• Innovation Agents This program’s aim is to strengthen innovation in SMEs through linkages with research organisations.  It is an important conduit for helping improve the adoption and commercialisation of work developed in conjunction with R&D and Technology Transfer Organisation innovation support programs.                   
  • Innovation Networks We would advocate for government-funded innovation networks to be established to support the advancement and adoption of innovation in sectors including agriculture, food processing, ICT, green energy, communication technology, medical technology, manufacturing and service industries. They are best defined as a framework for cooperation, knowledge sharing and knowledge development between companies, knowledge institutions and other relevant players within a sector or a professional or technological area. 

3. Financing 

  • Expansion of VC Funds / Risk Capital availability $250,000,000 will be invested across 10 new private VC Funds by the government.  The objective is to attract ‘smart risk capital’ financing from experienced successful VC investors to New Zealand companies at the same time as further nurturing the domestic private venture capital industry by offering matched co-financing at a rate of 50/50 with the obligation to invest in start-up and early stage innovation companies in New Zealand.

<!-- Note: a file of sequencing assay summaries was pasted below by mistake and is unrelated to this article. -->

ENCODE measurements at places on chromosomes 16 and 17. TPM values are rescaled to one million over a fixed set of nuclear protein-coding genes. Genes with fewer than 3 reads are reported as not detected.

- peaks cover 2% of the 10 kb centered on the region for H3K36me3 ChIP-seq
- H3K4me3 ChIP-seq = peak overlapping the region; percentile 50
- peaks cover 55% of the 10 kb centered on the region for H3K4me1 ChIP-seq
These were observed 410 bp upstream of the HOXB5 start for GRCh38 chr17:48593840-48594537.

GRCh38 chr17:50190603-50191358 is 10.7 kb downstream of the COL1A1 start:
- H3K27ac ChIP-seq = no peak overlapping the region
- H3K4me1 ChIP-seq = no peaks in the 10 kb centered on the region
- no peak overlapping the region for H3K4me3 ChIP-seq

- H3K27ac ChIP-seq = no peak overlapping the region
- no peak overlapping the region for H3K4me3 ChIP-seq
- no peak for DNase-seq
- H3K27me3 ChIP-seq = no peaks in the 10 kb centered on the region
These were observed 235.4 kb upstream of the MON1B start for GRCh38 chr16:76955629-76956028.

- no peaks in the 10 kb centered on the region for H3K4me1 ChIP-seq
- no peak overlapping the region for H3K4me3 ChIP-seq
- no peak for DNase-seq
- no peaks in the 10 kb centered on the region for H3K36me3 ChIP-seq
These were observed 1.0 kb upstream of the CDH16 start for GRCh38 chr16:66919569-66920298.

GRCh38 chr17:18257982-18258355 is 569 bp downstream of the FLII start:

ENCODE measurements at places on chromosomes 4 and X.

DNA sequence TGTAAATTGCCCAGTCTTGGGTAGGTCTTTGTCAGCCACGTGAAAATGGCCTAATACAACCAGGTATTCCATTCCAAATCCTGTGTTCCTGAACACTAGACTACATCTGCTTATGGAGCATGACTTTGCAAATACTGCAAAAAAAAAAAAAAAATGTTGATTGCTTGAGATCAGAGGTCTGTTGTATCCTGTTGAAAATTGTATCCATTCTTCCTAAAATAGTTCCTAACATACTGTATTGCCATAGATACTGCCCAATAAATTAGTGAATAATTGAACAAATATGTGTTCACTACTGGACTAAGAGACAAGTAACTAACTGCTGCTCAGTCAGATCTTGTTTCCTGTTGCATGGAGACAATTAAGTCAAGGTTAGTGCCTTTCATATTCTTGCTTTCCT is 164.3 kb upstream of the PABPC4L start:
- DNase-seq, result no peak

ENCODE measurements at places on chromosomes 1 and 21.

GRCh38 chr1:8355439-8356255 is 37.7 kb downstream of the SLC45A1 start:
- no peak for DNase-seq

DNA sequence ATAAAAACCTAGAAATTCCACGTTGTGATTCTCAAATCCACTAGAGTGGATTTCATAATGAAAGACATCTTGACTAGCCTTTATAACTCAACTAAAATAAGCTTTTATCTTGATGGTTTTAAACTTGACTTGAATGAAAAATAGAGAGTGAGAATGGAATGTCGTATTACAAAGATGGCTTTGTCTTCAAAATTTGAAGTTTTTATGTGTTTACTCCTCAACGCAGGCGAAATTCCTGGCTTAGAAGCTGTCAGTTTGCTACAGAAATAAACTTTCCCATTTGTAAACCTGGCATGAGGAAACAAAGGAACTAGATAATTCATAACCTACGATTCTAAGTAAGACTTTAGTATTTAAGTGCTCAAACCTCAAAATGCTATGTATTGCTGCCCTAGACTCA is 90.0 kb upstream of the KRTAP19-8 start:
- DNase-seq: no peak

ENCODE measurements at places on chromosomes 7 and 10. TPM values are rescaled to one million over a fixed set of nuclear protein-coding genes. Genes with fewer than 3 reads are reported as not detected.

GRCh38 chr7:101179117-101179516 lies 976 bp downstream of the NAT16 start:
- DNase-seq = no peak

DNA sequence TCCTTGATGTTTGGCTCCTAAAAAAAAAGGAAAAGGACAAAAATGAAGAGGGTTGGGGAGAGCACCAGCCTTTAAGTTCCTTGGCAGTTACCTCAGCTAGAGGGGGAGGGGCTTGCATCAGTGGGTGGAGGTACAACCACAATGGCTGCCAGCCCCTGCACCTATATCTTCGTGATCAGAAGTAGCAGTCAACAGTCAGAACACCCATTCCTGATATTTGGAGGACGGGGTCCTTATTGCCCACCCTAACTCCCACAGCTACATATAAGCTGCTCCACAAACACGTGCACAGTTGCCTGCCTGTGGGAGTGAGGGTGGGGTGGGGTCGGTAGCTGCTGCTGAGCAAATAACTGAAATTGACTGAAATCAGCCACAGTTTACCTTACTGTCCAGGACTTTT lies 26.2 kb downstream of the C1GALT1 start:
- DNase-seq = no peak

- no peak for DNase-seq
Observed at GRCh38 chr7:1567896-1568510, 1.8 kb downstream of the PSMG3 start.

• SME Government Credit Guarantee An initiative designed to ensure innovative SMEs have sufficient access to bank financing including longer term financing for innovation-based projects, which due to their risk profile would not normally be funded, by reducing finance providers’ risk in doing so by guaranteeing 80% of the risk.
  1. Access to markets 
    • Improve SME Access to Government Procurement Spending:
      1. By the use of ‘set-asides’ i.e. policies that earmark a certain volume of public procurement contracts to SMEs in New Zealand. 
      2. Establishing an integrated e-commerce marketplace for NZ SMEs to provide increased access to public procurement on a platform where all public tender notices are published and which uses an integrated system of e-bidding, e-ordering, e-contracting and e-payment.
  • Internationalisation Programs to actively support and develop increased levels of international engagement.  Programs will span from those to assist companies starting out to the more experienced that are seeking support to undertake substantive research to assess the viability of proposed expansion opportunities and establish overseas networks.
    1. The Getting Export Ready program will be aimed at pre-export and early stage exporting companies.
    2. The first flight program will help first time exporters and currently exporting firms manage the risk of entering new markets.
    3. The market access grant will provide up to 50% of $150,000 in eligible costs, met by a firm to undertake an intensive six-month market research project to examine a new export market or the potential for introducing a new product or service into an existing export market.